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Plot Your OWN Course to the Top

We caution you to understand that—if you want to make a living by making a difference—you’re unlikely to find a career ladder that you can just keep climbing. Why? Because, so far, there’s largely a lack of dedicated attention to professional advancement in this sector, and you’ll therefore need to be even more savvy about your career choices. Think about what you’re trying to achieve and define a path for yourself to the end. The sooner you realize that you’ll most likely have to navigate your own way forward, the better.


The future belongs to those who see possibilities before they become obvious. 

John Sculley



If you already have a position, we recommend that you first try to make a career advancement plan within your organization. Ideally, you’ll have goals to which both you and your supervisors are held accountable. Your performance reviews can then be considered not only in terms of the job you do for the organization, but also in light of your own professional development. This doesn’t necessarily mean that your only future potential is to move into a management position. You may have an entirely different path in mind—to move from program work to research, accounting, marketing, or communications, for example.

Whether your next move is lateral or vertical, you can start by requesting shadowing, cross-training, or mentorship opportunities so you can learn from your coworkers in other positions or departments. You should also leverage any “stretch assignments” that you’re offered, in which you can go above and beyond your day-to-day tasks, explore new things, and prove your worth in other areas. You might even consider ways to add value to the organization by making thoughtful, informed suggestions that could strengthen your organization through team-building, activities related to talent, and leadership development. Try to negotiate time off for classes or workshops, or travel expenses to go to a conference.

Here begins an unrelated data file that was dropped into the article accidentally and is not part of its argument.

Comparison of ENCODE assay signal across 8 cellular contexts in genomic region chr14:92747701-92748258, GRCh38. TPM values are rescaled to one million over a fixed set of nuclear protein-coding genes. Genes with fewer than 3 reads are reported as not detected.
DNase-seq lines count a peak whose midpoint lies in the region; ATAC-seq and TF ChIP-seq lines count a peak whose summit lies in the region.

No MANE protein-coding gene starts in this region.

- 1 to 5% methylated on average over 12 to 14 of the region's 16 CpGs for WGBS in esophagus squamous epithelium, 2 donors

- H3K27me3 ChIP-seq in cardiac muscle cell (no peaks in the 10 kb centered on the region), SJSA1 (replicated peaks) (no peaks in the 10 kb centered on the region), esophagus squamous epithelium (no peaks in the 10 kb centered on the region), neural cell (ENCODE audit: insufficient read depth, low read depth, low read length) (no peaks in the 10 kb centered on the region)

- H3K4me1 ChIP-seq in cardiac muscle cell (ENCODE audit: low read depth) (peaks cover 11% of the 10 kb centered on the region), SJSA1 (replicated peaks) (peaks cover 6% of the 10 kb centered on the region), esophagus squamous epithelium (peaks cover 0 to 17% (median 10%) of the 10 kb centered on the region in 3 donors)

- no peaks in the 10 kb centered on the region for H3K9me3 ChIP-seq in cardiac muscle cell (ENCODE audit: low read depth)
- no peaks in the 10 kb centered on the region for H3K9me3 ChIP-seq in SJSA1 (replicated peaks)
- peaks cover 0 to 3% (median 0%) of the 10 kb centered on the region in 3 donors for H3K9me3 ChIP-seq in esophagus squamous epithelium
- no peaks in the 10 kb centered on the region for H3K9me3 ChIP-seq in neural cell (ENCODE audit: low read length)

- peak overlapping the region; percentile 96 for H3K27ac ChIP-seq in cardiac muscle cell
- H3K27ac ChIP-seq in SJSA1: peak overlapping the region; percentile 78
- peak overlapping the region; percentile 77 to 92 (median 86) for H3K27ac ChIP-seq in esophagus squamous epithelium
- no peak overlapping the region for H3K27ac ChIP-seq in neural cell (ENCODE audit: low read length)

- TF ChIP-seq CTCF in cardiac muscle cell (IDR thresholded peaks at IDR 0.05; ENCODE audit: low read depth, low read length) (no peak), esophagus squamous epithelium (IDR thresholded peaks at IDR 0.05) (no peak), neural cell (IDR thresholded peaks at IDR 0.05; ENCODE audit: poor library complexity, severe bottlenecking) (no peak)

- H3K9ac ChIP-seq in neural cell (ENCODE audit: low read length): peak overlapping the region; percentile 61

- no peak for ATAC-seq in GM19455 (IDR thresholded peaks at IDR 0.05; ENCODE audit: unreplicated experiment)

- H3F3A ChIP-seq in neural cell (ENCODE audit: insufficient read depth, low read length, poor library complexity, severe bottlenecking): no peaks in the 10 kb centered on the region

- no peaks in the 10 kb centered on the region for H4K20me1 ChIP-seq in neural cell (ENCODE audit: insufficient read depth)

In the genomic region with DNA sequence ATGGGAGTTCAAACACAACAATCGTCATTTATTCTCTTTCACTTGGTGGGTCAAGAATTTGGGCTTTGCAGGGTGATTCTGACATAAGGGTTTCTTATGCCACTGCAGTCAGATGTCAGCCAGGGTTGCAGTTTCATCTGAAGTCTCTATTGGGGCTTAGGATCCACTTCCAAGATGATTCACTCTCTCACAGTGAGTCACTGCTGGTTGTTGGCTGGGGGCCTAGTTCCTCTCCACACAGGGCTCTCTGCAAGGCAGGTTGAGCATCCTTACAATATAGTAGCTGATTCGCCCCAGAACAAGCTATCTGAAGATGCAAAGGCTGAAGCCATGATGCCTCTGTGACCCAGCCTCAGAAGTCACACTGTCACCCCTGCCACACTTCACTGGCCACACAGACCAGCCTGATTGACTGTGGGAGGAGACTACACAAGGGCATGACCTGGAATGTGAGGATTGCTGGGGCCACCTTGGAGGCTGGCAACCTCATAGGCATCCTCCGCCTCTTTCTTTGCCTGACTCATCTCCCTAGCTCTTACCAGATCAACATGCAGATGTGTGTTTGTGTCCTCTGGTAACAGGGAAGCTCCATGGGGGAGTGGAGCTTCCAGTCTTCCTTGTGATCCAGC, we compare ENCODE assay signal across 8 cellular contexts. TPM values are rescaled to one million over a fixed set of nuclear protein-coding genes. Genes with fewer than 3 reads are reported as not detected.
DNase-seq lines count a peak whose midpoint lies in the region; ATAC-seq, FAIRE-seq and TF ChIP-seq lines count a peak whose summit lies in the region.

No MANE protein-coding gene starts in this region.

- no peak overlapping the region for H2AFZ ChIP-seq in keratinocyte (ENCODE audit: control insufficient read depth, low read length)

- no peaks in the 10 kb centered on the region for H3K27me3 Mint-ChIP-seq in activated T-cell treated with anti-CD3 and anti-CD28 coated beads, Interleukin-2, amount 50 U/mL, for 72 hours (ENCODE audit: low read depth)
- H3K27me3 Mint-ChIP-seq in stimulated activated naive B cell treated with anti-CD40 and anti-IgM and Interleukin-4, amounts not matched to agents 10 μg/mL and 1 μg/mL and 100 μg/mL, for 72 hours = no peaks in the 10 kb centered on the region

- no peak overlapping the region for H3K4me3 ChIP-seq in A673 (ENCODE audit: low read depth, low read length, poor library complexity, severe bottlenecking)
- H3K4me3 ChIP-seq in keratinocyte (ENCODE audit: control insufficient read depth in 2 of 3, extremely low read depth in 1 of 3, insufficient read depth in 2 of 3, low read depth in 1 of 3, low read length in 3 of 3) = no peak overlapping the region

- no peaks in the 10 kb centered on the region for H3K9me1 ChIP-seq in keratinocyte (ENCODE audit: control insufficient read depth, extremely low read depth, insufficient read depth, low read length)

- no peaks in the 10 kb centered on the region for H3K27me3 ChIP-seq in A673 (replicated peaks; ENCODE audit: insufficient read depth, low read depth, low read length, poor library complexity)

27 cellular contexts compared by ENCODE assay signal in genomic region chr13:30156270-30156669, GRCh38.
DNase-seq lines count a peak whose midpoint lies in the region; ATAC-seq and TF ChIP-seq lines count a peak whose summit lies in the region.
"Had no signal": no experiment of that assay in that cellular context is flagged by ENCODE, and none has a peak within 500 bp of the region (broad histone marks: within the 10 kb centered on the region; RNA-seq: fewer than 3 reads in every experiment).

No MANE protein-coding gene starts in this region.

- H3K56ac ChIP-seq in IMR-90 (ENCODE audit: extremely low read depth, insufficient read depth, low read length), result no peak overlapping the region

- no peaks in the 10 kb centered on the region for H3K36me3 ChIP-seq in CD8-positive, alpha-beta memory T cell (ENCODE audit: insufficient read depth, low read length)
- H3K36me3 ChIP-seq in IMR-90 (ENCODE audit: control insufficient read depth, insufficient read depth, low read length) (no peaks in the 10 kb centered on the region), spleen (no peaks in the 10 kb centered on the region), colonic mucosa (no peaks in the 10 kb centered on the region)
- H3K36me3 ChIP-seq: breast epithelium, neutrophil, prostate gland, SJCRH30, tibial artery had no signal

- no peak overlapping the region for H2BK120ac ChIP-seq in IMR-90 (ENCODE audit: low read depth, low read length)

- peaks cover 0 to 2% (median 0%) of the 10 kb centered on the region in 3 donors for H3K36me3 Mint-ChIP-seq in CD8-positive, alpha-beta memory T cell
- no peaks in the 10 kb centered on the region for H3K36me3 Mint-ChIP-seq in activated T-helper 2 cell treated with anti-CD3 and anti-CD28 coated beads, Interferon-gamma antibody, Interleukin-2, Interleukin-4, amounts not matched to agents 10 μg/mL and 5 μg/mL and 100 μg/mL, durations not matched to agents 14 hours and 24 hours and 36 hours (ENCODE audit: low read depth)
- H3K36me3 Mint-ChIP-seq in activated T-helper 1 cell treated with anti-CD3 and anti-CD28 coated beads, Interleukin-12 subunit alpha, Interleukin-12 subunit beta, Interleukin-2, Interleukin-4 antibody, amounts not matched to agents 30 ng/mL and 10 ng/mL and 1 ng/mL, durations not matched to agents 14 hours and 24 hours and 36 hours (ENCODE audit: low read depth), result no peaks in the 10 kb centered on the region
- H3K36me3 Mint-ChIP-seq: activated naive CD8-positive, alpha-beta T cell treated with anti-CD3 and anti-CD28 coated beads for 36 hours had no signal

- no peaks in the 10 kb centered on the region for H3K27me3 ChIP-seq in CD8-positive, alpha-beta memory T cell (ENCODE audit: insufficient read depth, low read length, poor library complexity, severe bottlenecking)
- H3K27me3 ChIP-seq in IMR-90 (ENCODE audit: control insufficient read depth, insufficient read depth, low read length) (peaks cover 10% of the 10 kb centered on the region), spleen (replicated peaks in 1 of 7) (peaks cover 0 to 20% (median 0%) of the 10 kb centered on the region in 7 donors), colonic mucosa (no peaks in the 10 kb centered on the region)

If you are not yet employed—or you’re in an organization that doesn’t or can’t commit sufficient time, energy, and resources to professional development—you can look for opportunities on your own via continuing education, attending training workshops and online webinars, and learning from your peers. To advance your career, it’s extremely important to continue working with mentors and networking your way forward by creating connections to other people and organizations.

By searching online public records, you can check the financial statements of an organization to see if it funds professional development. For example, for nonprofits and foundations, this information should be listed at State government websites also have much of this information. Some organizations even promote themselves as having a strong “talent brand,” in which case they’ll highlight what they do for their employees on their Website—but, unfortunately, that’s still relatively rare.

Beyond the hard skills you need for a job or profession—the technical abilities and applicable knowledge—soft skills are also important. Why? Because having the perspective to understand the story behind the numbers—beyond the facts on paper—is especially important in compassionate careers. If you listen well, bring people together with diverse viewpoints, and know how to build consensus for collective action, you’ll undoubtedly be highly valued. Indeed, taking the time to be reflective, involving a wide variety of people in this process, and being willing to openly learn from both successes and failure is essential to progress of any kind.

Essentially, if you find yourself in an organization that does little to develop you professionally, you have four choices:

  1. You can stay in your position, do nothing, and hope that things will get better.
  2. You can wait for your next best move to fall in your lap, which it may or may not.
  3. You can be bold and take a shot at moving sideways, upward, or elsewhere.
  4. You can be deliberate about thinking ten steps ahead, and acting accordingly.

To begin the journey toward finding your optimal compassionate career, we urge you to read Compassionate Careers: Making a Living by Making a Difference!

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